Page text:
Several years later Arthur took the bold decision to resign from his teaching

post, cruise extensively and try to make a living from his writing. The result

was successful on both counts. Arthur and Germaine crossed the Atlantic in

Minots Light in 1963 and joined the OCC the following year. In 1966 he published

The Proper Yacht, a classic in the study of the requirements for the ‘ideal’ long

term liveaboard boat. A second edition was published in 1978, and although

now out of print it is timeless in its sound commonsense advice on choosing

the yacht to meet your requirements. Arthur’s pocket may now be a lot deeper

than it was when he scraped to afford Minots Light, but his tale is an object lesson

which demonstrates, to coin an expression, that ‘fortune favours the bold’.

In 1980 Arthur wrote a lengthy article for Flying Fish, closely examining the

merits of Minots Light, of traditional construction and layout, and her successor

Quicksilver, at the other end of the modernity scale. Rather than repeat that advice,

which has been overtaken by time, he now gives us his trenchant views on yacht

construction and design which bring us right up to date with his thinking:

It is 40 years since I published The Proper Yacht and since then

I have had no reason to change my view of what a proper yacht

should be: ‘A fast, handsome, seaworthy sailboat capable of ocean

passages, one that a man and a woman can live aboard indefinitely

yet sail coastwise by themselves. ... There are many requirements

a sailboat must fulfil to be really satisfactory: it must be solidly

built, easily handled, and so on. But these are the barest minima.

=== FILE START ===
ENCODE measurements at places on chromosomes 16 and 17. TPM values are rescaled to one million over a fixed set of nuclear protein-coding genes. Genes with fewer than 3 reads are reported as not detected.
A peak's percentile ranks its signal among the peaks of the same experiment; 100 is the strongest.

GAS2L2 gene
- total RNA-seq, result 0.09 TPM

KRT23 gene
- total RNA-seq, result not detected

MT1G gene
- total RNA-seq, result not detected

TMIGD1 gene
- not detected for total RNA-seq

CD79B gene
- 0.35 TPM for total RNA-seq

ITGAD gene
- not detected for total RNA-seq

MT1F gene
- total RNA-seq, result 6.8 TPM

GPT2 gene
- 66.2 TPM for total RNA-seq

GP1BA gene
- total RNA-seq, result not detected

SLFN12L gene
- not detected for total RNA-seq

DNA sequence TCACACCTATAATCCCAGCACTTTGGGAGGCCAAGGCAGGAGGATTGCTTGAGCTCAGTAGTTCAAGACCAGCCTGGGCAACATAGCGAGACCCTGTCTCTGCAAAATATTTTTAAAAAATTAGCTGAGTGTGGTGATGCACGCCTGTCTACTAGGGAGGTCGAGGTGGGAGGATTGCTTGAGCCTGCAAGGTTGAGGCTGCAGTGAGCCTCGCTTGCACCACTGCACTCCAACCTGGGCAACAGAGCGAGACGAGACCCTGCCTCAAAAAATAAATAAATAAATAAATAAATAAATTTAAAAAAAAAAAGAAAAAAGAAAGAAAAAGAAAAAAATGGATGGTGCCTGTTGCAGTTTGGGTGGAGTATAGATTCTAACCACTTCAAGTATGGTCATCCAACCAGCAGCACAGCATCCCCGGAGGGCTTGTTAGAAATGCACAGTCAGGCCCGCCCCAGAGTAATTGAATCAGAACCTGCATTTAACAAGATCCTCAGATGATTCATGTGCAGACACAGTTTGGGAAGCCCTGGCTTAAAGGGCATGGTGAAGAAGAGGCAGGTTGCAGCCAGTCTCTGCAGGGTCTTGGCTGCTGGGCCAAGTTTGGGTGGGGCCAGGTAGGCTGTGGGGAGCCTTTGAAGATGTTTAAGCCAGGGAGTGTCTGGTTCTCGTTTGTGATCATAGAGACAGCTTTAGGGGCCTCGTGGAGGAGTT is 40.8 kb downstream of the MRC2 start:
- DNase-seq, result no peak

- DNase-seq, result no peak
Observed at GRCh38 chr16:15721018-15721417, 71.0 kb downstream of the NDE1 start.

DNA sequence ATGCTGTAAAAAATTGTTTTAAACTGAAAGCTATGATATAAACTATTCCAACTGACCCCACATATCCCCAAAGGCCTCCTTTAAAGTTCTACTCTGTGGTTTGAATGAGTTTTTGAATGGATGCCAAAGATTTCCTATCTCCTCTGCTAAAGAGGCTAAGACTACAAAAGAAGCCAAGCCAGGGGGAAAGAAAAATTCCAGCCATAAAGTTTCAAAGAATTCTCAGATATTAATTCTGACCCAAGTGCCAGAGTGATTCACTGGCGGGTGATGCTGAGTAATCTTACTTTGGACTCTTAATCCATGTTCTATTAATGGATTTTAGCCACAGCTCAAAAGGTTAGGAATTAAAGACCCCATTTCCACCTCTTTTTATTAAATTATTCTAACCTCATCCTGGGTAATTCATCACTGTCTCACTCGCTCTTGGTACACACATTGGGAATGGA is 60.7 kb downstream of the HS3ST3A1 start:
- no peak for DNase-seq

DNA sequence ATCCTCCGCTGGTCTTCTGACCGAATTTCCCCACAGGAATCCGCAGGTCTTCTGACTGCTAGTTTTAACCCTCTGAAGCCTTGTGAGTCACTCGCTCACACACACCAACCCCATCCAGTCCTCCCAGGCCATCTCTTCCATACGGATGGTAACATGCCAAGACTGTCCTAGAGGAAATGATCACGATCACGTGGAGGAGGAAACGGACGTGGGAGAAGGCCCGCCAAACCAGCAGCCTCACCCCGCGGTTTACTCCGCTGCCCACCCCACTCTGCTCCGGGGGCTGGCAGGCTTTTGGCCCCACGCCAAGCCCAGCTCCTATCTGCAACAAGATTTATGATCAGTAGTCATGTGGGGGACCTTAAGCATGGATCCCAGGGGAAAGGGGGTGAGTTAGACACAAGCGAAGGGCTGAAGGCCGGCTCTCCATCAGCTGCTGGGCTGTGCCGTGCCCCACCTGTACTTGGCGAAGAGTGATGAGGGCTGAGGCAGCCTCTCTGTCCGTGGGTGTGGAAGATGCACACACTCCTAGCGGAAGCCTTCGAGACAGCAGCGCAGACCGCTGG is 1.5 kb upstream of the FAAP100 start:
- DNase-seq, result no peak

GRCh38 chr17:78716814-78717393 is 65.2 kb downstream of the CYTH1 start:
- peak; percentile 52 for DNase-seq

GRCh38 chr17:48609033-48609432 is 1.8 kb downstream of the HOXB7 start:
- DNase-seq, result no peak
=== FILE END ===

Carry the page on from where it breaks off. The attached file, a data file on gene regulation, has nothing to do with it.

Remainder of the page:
To my mind, unless one’s spirit soars at the sight of a boat,

unless one instantly sees oneself at its helm under a blue sky

with porpoises leaping alongside, it just won’t do. ... I believe

that of all the elements that go into a proper yacht, the one that

should never be compromised is beauty. ... There is no excuse

for an ugly sailboat, and every reason to insist that a vessel

meeting almost any reasonable set of requirements ... be a

pleasure to the eye as well.’

The first edition of The Proper Yacht consisted of eight chapters

that analyzed the various specifics that go into such a paragon,

together with descriptions of 38 yachts, from 29ft to 61ft overall,

that more or less qualified. Only eight were series-built. The rest

were one-offs designed and built to suit their owners’ wishes. In

those days it was entirely normal to commission a one-off and

plenty of able designers and skilled builders were available to




bring it into being at a not too outrageous price. Series-built

fibreglass yachts had entered the marketplace only a few years

before, and nearly all of them, because of fears about the

suitability and durability of the material, and because the